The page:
Part B – To automatically create selection sets for each group instance

  1. Open a new 3D view
  2. Edit the most complete version of the Group (the one with the least exclusions, ideally none)
  3. Select everything
  4. Save Selection set
  5. Finish Group – Revit will automatically create a unique Selection Set for each Group instance

Part C – fill the parameter from Part A with appropriate values for each Group instance:

  1. Load one of the automatically created selection sets
  2. Determine what parameter value represents that Group instance (for example “Level 8”)
  3. Filter the Selection – you will need to untick Lines, Wall Openings and Curtain Wall Grids (these items do not accept parameters)
  4. Make Elements Editable
  5. Edit the Shared Parameter with the appropriate value and Apply (ie. “Level 8”)
  6. While the elements are still selected, save the filtered Selection Set
  7. Deselect everything
  8. Select the Group instance and Isolate it
  9. Load the Selection Set from step 6 and Temporary Hide
  10. Any elements left over will need to be selected and have the same parameter from step 2 applied to them
  11. Rinse and Repeat steps 1 to 10 for each Group instance you want to audit / compare.
Make a set of Schedules.  You will typically need at least these Schedule types (depending on what Categories exist in your Group):
  • Multicategory Schedule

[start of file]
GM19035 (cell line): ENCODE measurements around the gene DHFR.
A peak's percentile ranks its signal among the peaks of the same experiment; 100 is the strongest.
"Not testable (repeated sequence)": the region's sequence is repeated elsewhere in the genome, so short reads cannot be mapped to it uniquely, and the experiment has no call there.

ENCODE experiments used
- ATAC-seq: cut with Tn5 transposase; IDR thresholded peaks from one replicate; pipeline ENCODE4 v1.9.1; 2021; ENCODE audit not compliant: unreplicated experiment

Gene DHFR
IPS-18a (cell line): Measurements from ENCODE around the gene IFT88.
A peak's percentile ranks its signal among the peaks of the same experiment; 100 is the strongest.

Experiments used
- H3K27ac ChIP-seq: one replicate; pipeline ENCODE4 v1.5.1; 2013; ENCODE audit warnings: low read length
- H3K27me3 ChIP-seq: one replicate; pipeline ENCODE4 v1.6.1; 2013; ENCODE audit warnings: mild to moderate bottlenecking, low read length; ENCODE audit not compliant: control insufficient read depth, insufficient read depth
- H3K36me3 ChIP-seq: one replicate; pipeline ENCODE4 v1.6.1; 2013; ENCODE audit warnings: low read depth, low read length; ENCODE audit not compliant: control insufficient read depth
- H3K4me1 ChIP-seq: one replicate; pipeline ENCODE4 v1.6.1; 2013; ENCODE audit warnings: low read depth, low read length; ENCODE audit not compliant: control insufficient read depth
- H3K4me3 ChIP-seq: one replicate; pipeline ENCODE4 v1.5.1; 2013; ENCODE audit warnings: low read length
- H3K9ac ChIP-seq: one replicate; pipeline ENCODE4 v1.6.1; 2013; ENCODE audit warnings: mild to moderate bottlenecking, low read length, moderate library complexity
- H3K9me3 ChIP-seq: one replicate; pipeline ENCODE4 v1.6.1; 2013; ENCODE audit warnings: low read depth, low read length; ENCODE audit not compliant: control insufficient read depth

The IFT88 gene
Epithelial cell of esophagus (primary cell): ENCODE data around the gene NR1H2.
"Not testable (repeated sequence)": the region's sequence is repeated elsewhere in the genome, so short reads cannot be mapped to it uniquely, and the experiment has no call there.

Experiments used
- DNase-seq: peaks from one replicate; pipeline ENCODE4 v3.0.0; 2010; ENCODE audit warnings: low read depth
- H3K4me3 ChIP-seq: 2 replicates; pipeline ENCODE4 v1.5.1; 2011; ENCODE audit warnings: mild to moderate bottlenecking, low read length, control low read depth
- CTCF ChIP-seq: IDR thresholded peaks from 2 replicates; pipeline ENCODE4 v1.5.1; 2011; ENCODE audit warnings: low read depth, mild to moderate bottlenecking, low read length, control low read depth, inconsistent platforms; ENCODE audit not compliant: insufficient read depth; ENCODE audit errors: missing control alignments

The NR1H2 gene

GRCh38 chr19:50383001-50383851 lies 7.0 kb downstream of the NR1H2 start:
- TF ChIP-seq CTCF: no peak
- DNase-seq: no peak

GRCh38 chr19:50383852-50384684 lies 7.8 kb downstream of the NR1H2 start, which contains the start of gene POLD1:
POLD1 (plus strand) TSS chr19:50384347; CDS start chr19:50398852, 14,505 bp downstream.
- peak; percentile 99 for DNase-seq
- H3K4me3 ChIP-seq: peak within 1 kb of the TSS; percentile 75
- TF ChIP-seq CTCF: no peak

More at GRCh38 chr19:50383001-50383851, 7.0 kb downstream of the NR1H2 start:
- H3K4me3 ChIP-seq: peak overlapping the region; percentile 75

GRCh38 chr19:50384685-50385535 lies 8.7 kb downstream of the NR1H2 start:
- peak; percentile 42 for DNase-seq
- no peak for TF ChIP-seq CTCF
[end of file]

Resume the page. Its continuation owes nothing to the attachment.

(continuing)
• Walls
  • Floors
  • Ceilings
  • Columns
Make sure the Schedules have at least these fields:
  • The Shared Parameter you created in Part A
  • Family and Type
  • Count field added and set to Calculate Totals
Filter the schedules – you can use the Shared Parameter you set up with an “is greater than” blank operator to show only elements that have something in that parameter.

Using Sorting to make things look right, you can end up with a schedule you can quickly scroll through to find differences in Model Groups:

Additionally, using Highlight in Model directly from the schedules will help you to figure out exactly what elements are missing or different.

EDIT Along similar lines, you can check out Dave Light’s post at:
Revit : Scheduling Apartments

After inserting an image in Revit, sometimes the X and Y (Raster Image Width and Height parameters) values of the image are somewhat “warped” and need to be adjusted to match your model background.

I created a Line Based Detail Item family that generates a scaling factor that can be used to properly warp the image aspect ratio.

Just untick Lock Proportions, type an = sign in front of the value that needs to be warped and then put an asterisk (meaning multiply) followed by the Scaling Factor that the family generates.  It will look something like:

The image below explains it further:

Download the Family here